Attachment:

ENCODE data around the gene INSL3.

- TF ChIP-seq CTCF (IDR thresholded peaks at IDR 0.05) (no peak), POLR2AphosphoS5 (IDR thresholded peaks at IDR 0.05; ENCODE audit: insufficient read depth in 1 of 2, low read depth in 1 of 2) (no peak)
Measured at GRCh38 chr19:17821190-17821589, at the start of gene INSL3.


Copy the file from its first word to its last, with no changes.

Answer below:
ENCODE data around the gene INSL3.

- TF ChIP-seq CTCF (IDR thresholded peaks at IDR 0.05) (no peak), POLR2AphosphoS5 (IDR thresholded peaks at IDR 0.05; ENCODE audit: insufficient read depth in 1 of 2, low read depth in 1 of 2) (no peak)
Measured at GRCh38 chr19:17821190-17821589, at the start of gene INSL3.